A string of tragedies is giving epidurals an even worse rep than before in Japan

It hurt, though.
It hurt, though.
Image: EPA/Everett Kennedy Brown
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Pain-free childbirth already had a bad name in Japan, and it could get worse.

The Japanese government is looking into a recent series of deaths and injuries during childbirth linked to the use of epidurals, an injection of a local anesthetic into the spine. In one case, the family of a 40-year-old woman in Kyoto prefecture filed a lawsuit in December against a clinic, alleging that the use of an epidural during her delivery in 2012 left both the mother and daughter in a coma. In Osaka prefecture, police are investigating the death of a woman at a clinic in January after she was given an epidural as a case of professional negligence resulting in death.

The incidents have sparked a public discussion over the safety of epidurals. Researchers from the Ministry of Health, Labour and Welfare convened last week in Tokyo to discuss the use of the injections; data gathered by the (link in Japanese) Japan Association of Obstetricians and Gynecologists presented at the meeting showed that 14 women who had pain-free births died during childbirth since 2010, out of 271 women who died during childbirth.

Song Mihyon, an ob-gyn in Japan, wrote that (link in Japanese) many people will simply “read the headlines” of these incidents, further feeding the misunderstanding that pain-free births are simply too dangerous.

That might discourage even more women from opting for epidurals in Japan, which has among the lowest rates of epidural use among developed countries. According to the latest figures from the Ministry of Health, Labour and Welfare, 6.1% of women (link in Japanese) used an epidural in 2016, rising from 2.6% in 2007 (link in Japanese). In comparison, over half of women giving birth in the US use an epidural, according to the American Pregnancy Association, and as many as 80% in France (link in French). It is much less common in the UK, however.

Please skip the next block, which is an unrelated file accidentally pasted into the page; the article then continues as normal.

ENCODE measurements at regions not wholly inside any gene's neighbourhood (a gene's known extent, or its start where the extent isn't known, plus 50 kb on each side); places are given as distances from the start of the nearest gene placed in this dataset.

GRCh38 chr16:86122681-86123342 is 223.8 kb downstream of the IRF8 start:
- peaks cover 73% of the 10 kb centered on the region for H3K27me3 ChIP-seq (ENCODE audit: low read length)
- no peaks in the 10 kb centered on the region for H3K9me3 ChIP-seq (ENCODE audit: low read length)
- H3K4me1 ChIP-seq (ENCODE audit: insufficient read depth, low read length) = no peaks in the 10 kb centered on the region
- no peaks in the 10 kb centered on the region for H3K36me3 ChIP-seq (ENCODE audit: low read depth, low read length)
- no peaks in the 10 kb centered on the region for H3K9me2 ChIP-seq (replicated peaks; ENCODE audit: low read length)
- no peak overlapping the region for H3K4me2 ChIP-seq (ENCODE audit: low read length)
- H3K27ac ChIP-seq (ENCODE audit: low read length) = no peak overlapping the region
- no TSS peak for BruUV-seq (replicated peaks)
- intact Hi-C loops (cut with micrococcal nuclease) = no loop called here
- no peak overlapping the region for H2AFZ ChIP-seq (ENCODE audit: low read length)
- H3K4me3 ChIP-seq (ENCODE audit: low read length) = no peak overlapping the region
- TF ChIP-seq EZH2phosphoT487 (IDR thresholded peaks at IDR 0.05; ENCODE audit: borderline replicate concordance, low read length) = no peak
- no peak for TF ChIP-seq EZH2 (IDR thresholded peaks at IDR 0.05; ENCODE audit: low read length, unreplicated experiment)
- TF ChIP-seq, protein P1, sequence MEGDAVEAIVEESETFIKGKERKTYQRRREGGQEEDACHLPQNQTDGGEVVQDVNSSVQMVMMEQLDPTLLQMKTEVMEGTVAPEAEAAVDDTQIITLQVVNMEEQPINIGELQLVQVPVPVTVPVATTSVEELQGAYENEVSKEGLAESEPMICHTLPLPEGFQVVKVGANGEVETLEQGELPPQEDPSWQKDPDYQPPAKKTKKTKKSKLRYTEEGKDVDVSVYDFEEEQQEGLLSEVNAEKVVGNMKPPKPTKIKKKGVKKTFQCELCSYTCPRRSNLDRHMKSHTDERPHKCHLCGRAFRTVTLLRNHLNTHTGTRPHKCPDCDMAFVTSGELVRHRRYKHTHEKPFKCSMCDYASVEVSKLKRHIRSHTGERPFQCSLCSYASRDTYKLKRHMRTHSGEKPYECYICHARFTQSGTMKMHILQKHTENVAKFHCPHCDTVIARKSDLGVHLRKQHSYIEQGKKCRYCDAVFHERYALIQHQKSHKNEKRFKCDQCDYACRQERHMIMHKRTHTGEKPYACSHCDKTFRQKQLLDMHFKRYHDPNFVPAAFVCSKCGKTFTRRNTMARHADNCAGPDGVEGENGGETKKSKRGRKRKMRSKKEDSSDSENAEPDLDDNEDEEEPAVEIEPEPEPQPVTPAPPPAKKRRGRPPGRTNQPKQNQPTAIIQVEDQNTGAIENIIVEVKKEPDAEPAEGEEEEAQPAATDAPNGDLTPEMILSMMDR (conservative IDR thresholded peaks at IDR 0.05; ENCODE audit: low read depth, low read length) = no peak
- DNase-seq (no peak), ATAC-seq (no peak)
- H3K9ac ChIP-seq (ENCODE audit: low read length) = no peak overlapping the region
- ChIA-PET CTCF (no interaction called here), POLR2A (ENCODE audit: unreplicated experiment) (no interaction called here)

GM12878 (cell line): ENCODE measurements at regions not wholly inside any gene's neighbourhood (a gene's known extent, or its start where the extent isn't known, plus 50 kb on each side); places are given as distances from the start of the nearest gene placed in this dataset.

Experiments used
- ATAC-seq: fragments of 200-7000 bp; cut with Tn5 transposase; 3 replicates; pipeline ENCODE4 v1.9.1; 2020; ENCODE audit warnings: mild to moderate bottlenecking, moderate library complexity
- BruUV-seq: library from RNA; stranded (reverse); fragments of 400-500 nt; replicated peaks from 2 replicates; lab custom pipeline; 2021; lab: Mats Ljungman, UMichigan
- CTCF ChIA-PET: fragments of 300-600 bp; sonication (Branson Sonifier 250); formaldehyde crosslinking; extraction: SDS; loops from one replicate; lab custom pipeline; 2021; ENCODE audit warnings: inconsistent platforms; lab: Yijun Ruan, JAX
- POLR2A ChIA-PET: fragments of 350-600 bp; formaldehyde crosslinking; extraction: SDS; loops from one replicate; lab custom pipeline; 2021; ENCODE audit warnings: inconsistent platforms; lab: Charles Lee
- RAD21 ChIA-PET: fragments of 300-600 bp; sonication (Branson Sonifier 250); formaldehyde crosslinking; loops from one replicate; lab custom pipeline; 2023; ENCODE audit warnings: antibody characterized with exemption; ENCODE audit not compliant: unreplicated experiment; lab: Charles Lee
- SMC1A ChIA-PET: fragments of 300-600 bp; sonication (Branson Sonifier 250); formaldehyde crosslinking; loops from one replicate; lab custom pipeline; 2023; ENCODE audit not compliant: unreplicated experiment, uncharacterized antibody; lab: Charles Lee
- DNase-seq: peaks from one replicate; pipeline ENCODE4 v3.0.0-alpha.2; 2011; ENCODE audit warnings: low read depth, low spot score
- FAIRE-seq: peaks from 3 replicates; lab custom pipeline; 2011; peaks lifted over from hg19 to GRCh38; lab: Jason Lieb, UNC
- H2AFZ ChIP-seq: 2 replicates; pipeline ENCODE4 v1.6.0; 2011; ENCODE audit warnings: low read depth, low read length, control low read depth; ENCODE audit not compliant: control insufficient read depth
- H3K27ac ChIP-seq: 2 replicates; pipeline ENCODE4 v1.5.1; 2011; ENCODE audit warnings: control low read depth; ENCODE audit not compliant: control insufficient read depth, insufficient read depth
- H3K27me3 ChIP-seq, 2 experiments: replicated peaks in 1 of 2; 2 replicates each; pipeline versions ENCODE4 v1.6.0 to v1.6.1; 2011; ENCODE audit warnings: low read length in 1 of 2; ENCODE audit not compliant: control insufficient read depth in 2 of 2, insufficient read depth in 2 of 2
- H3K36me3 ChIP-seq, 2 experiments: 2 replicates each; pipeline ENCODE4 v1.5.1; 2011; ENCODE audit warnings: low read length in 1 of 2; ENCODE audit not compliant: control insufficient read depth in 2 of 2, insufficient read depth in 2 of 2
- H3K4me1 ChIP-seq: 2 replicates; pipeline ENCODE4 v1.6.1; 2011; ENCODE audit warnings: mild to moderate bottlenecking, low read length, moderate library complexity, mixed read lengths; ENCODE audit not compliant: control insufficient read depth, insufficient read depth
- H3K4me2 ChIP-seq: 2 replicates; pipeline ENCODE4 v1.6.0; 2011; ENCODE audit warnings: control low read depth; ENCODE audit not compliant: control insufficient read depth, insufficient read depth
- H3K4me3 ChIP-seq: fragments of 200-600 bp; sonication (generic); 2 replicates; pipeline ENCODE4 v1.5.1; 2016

The unpopularity of epidurals in Japan is rooted in two main ideas, according to Brigitte Steger (no relation to the author), who lectures on Japanese society at the University of Cambridge: “It is the natural role (and the natural wish) of women to have and raise children, (and) there is a very… high standard of care demanded from mothers,” she wrote in an email. As a result, “The mother must not be (seen to) cut corners or avoid pain.”

It’s a mentality not too different from Italy, where epidurals are also discouraged as in the Catholic tradition. “Motherhood is deeply associated with self-sacrifice and conservative views about female sexuality are still widespread,” according to one Italian journalist.

There is a much more practical reason why epidurals are not widespread. Japan has a shortage of anesthesiologists, amid a broader shortage (paywall) of doctors, particularly in rural areas. The department of anesthesiology at Wakayama Medical University (link in Japanese) also noted that maternity wards in hospitals in the West are typically well-coordinated between obstetricians, midwives, and anesthesiologists, while most deliveries in Japan are actually carried out at smaller clinics where a doctor works without an anesthesiologist and may sometimes, despite a lack of sufficient training, apply an epidural by him or herself.

As more and more Japanese women are clearly choosing to have pain-free deliveries, the focus of the conversation is starting to shift away from the virtues of pain to the necessity of a safe environment for childbirth, however a woman may choose to deliver her baby.

A pediatrician (link in Japanese) who writes under the pen name Morito Yasumi said: “I had a painless delivery for my second child, but I didn’t feel as if I ‘lost something’… I hope that painless delivery will become just a normal medical procedure that is correctly understood and realistically portrayed by the media.”